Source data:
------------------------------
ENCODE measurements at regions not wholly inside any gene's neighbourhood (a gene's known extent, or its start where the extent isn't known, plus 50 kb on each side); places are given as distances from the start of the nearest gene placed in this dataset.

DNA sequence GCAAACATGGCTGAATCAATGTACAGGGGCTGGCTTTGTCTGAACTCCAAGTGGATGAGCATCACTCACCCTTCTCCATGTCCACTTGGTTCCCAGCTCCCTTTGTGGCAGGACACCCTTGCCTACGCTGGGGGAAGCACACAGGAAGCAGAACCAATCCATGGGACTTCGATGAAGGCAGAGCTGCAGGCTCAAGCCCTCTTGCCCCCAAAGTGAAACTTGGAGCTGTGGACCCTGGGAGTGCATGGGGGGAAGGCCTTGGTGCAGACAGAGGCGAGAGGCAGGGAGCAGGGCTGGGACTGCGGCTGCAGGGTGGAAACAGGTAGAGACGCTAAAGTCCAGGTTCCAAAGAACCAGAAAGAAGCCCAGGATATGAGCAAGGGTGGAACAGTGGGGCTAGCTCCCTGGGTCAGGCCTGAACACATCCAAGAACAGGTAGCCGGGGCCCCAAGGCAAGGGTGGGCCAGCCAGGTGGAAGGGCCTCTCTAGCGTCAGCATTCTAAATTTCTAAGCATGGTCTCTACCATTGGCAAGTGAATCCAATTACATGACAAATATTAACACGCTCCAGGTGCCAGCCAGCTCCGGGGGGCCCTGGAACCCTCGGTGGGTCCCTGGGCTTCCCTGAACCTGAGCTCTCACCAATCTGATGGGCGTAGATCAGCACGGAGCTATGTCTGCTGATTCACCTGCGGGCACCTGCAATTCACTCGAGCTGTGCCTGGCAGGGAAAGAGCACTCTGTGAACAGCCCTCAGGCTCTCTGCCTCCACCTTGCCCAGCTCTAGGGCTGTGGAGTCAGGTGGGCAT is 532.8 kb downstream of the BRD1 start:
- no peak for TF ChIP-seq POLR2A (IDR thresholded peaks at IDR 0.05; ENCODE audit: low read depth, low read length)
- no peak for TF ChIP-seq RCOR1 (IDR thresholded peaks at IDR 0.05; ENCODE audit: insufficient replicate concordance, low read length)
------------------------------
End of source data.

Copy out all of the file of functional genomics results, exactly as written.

ENCODE measurements at regions not wholly inside any gene's neighbourhood (a gene's known extent, or its start where the extent isn't known, plus 50 kb on each side); places are given as distances from the start of the nearest gene placed in this dataset.

DNA sequence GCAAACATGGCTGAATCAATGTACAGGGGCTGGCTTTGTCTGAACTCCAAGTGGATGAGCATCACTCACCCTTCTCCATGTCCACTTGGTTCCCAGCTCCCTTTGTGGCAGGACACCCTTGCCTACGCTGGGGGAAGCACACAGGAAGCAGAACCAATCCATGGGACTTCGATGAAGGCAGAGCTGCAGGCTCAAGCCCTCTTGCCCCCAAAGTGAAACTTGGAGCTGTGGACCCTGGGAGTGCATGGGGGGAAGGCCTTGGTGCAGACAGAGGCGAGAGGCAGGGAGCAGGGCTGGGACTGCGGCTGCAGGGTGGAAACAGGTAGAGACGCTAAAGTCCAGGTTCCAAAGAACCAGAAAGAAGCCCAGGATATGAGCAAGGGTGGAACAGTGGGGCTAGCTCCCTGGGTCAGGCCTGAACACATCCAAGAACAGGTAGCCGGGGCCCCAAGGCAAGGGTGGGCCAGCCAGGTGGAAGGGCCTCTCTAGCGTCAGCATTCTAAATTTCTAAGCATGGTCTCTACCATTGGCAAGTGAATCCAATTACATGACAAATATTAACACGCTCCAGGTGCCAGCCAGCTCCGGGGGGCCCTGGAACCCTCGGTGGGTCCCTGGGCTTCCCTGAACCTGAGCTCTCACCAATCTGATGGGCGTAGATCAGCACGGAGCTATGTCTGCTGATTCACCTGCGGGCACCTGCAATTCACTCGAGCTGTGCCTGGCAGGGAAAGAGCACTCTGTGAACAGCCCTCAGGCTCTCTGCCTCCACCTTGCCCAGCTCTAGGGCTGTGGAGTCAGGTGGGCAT is 532.8 kb downstream of the BRD1 start:
- no peak for TF ChIP-seq POLR2A (IDR thresholded peaks at IDR 0.05; ENCODE audit: low read depth, low read length)
- no peak for TF ChIP-seq RCOR1 (IDR thresholded peaks at IDR 0.05; ENCODE audit: insufficient replicate concordance, low read length)